The goal of the parish-based events is to foster a “a formal process of discerning and defining our mission as the local church of the Archdiocese of Anchorage,” Archbishop Etienne wrote Feb. 22 on his blog. “First and foremost, I invite all of you to please pray during this time that we may be sensitive and alert to where the Holy Spirit is leading us, and that we may humbly follow and boldly accomplish what God is asking of us.”
The St. Vincent de Paul Society based out of Holy Family Cathedral in Anchorage was highlighted on Alaska Public Radio this week.
The bishops of Alaska released a pastoral letter on Feb. 14 affirming Catholic teaching on human dignity, sanctity of human life, marriage, religious freedom, chastity, and sexual orientation and gender identity.
Archbishop Etienne celebrates the love, faith and fidelity of his parents, Paul and Kay, while affirming the dignity of human life, the centrality of strong families and the beauty of dying with a heart full of faith.
No one enjoys talking about the suicide epidemic facing young people in the United States today, but that’s exactly what Catholic psychotherapist Roy Petitfils did during a day with clergy, youth leaders and parish staffers last month in Anchorage.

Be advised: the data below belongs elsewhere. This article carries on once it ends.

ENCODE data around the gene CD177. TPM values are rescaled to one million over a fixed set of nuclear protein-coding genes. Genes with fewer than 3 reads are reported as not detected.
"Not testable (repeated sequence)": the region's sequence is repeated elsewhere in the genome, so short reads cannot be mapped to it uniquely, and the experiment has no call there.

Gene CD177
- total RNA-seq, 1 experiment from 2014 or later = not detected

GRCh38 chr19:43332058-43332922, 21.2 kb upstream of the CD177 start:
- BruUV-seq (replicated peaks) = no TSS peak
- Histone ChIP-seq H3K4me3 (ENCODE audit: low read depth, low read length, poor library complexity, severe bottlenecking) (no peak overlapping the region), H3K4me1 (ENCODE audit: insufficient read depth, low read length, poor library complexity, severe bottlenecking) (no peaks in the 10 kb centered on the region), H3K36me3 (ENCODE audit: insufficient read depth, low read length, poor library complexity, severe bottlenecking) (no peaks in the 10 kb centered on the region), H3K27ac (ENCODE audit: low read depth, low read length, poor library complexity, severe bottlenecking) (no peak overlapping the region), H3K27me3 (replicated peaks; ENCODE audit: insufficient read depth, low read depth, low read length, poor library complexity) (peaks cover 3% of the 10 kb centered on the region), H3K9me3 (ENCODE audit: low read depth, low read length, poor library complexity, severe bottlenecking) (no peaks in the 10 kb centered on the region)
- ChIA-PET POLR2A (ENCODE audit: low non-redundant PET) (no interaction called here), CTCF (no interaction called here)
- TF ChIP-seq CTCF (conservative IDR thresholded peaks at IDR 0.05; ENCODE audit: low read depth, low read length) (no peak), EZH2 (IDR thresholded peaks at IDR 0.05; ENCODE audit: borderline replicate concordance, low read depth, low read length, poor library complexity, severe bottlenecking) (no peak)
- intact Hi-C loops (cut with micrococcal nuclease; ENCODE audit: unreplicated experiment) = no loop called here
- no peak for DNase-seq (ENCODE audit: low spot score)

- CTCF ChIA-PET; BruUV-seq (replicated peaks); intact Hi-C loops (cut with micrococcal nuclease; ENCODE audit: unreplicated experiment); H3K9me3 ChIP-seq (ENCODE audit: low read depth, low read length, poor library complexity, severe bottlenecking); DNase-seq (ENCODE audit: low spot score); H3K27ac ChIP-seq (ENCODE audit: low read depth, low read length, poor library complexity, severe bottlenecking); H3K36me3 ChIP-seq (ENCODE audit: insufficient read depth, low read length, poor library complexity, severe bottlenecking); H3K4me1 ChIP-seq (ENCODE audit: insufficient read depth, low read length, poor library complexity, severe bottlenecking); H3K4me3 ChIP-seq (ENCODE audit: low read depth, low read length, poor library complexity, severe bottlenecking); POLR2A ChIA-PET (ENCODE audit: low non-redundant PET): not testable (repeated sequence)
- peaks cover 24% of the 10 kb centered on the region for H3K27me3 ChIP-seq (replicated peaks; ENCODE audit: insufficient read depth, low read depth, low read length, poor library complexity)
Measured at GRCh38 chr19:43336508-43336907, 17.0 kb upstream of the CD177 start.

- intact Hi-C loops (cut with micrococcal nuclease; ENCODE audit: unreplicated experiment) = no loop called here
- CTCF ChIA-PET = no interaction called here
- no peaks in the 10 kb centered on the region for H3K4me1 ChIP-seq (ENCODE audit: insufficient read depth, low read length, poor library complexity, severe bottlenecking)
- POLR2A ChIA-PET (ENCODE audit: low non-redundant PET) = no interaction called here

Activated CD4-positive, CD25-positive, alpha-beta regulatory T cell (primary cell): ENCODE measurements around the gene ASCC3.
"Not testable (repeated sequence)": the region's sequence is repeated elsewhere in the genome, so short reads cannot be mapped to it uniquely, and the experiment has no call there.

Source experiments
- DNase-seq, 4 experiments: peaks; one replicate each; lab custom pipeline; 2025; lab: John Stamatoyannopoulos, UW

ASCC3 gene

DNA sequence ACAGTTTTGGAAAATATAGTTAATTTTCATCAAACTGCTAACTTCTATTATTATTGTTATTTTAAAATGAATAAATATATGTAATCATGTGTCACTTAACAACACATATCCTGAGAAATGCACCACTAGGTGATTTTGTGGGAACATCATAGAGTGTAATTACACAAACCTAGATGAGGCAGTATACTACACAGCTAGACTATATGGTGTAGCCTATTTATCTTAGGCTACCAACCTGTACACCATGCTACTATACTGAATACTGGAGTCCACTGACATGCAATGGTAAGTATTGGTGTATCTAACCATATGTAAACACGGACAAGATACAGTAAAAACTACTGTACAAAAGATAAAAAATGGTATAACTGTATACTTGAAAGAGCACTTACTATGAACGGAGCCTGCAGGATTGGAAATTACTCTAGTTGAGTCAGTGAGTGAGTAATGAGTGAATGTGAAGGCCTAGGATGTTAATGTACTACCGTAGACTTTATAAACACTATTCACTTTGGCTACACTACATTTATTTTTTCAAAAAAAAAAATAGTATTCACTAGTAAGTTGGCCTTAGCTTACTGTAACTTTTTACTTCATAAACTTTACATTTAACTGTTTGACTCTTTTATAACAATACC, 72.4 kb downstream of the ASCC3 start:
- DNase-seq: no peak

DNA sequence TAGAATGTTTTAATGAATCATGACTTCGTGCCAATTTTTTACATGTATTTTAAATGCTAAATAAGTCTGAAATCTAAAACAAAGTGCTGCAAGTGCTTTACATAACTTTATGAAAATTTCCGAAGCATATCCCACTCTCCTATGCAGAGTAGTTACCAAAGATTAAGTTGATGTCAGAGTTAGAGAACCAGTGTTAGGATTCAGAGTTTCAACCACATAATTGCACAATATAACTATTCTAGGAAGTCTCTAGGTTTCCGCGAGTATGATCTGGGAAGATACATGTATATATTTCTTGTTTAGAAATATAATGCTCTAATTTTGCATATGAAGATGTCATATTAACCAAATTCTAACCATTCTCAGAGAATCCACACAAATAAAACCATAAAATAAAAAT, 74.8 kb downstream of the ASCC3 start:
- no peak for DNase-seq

CatholicAnchor.org Anchorage Archbishop Paul Etienne has postponed the Feb. 7 parish listening session which was scheduled at St. Elizabeth Ann Seton. Archbishop Etienne will be out of state due to the recent death of his mother. Upon his return he plans to reschedule the listening session. In an effort to engage with area Catholics about…
In an effort to engage with area Catholics about opportunities, challenges and the future of the church, Anchorage Archbishop Paul Etienne has announced his first parish stops as he embarks on a series of listening sessions. Catholics are invited to share their ideas and insights with the archbishop.
St. Andrew Church in Eagle River will hold a funeral Mass for one of their former clergy, Deacon Jim Hostman. Deacon Hostman died on March 27, 2017, at the age of 74. He had retired and was living in Salem, Oregon, at the time of his death.
To the eyes of the world, Father Steven Moore is dead, but to the eyes of faith he has never been more alive. This misperception by the world is understandable because the world — everything in it and every one in it — has limits.
“I’m pleased I had the opportunity to express to him the deep and sincere appreciation of the entire archdiocese for his extraordinary life and ministry,” Archbishop Etienne said. “We celebrated the sacraments of reconciliation and anointing of the sick, and prayed together for his speedy journey home.”